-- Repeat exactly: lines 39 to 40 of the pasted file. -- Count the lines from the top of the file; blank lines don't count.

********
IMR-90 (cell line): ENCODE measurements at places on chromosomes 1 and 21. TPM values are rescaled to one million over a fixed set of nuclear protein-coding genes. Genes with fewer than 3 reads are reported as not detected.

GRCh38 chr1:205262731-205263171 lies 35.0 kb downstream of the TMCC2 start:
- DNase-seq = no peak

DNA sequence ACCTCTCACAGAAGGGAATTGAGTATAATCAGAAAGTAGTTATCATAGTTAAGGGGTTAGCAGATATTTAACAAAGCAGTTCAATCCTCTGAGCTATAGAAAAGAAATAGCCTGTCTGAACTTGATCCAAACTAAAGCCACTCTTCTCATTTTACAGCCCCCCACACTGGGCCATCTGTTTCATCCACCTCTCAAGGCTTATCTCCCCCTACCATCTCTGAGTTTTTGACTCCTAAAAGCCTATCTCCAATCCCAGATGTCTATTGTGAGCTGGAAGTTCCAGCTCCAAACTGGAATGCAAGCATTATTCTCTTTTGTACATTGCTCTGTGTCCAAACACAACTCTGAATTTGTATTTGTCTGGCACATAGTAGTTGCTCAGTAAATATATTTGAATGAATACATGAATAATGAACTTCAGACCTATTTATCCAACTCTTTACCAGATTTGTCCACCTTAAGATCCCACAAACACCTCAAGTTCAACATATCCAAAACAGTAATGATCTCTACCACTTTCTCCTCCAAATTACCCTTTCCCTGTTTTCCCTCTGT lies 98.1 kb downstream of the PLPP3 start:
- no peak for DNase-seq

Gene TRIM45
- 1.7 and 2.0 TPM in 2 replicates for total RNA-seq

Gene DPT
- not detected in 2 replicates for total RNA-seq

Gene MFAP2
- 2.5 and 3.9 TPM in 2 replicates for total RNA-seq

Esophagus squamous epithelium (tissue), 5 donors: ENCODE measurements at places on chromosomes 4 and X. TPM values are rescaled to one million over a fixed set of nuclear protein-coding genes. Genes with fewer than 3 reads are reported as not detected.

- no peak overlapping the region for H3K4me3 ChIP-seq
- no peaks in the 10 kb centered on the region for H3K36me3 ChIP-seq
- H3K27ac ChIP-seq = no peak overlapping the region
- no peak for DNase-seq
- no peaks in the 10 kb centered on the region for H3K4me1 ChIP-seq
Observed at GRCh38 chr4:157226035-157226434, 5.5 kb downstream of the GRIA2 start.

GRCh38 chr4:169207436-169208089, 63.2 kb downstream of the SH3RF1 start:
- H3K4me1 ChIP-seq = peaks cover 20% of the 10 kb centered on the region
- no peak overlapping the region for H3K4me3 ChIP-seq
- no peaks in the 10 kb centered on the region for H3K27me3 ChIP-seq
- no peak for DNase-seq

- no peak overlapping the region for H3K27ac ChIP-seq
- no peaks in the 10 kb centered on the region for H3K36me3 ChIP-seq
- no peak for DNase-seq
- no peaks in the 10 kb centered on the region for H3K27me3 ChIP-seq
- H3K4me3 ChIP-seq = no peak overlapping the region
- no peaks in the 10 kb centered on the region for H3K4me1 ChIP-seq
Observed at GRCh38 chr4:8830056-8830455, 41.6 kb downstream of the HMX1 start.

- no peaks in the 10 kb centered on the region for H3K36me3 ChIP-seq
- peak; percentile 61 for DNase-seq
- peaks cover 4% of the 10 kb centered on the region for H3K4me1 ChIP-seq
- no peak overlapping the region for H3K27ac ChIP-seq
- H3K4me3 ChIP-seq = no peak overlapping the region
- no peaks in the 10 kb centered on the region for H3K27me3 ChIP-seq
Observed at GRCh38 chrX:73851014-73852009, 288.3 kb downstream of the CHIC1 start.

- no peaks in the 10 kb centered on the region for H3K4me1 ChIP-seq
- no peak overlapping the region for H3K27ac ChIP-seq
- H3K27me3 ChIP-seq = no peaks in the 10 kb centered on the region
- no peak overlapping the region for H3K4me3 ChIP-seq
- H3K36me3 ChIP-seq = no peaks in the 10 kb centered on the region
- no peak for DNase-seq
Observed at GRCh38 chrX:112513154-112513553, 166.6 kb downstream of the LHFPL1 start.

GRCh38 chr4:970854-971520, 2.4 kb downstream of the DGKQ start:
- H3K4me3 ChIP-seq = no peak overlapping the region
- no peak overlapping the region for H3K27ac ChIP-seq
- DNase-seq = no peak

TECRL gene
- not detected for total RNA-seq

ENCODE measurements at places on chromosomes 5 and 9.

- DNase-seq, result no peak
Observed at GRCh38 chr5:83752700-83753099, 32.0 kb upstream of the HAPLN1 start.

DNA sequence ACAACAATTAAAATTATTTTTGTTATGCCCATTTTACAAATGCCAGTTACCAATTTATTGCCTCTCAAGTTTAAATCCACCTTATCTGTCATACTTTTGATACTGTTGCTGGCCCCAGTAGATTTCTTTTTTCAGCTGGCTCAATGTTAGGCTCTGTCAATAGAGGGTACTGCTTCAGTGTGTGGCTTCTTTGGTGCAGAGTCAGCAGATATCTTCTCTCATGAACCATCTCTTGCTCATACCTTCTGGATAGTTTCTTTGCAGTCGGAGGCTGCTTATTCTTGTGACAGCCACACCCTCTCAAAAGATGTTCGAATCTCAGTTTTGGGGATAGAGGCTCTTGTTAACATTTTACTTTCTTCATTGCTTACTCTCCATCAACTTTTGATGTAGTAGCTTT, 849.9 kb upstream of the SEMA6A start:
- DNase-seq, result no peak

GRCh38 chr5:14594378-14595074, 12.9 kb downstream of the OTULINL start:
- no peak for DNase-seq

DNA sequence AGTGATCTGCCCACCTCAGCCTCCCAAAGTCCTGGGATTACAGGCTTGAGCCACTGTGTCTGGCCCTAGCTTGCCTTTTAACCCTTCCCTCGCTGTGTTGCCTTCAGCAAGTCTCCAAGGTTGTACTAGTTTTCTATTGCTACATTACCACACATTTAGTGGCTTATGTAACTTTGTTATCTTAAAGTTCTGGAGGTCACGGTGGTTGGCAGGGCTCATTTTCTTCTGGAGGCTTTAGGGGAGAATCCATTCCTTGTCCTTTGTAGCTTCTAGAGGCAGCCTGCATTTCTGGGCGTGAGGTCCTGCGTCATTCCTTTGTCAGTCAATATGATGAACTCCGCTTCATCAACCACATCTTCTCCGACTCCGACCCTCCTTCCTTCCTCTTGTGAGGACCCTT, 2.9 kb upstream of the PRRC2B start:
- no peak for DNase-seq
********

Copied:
- no peak overlapping the region for H3K27ac ChIP-seq
- H3K27me3 ChIP-seq = no peaks in the 10 kb centered on the region